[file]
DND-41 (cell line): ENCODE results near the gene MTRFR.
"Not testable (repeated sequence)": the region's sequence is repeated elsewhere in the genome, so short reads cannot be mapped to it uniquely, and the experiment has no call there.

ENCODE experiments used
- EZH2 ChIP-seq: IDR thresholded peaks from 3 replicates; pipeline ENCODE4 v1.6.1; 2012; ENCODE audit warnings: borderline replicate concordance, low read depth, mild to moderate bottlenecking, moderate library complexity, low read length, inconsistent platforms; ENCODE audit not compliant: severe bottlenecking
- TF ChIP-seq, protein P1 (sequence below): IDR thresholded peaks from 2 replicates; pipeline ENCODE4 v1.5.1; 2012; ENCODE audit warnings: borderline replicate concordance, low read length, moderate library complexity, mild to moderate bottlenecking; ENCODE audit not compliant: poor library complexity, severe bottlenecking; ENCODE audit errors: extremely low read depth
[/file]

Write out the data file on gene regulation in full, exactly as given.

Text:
DND-41 (cell line): ENCODE results near the gene MTRFR.
"Not testable (repeated sequence)": the region's sequence is repeated elsewhere in the genome, so short reads cannot be mapped to it uniquely, and the experiment has no call there.

ENCODE experiments used
- EZH2 ChIP-seq: IDR thresholded peaks from 3 replicates; pipeline ENCODE4 v1.6.1; 2012; ENCODE audit warnings: borderline replicate concordance, low read depth, mild to moderate bottlenecking, moderate library complexity, low read length, inconsistent platforms; ENCODE audit not compliant: severe bottlenecking
- TF ChIP-seq, protein P1 (sequence below): IDR thresholded peaks from 2 replicates; pipeline ENCODE4 v1.5.1; 2012; ENCODE audit warnings: borderline replicate concordance, low read length, moderate library complexity, mild to moderate bottlenecking; ENCODE audit not compliant: poor library complexity, severe bottlenecking; ENCODE audit errors: extremely low read depth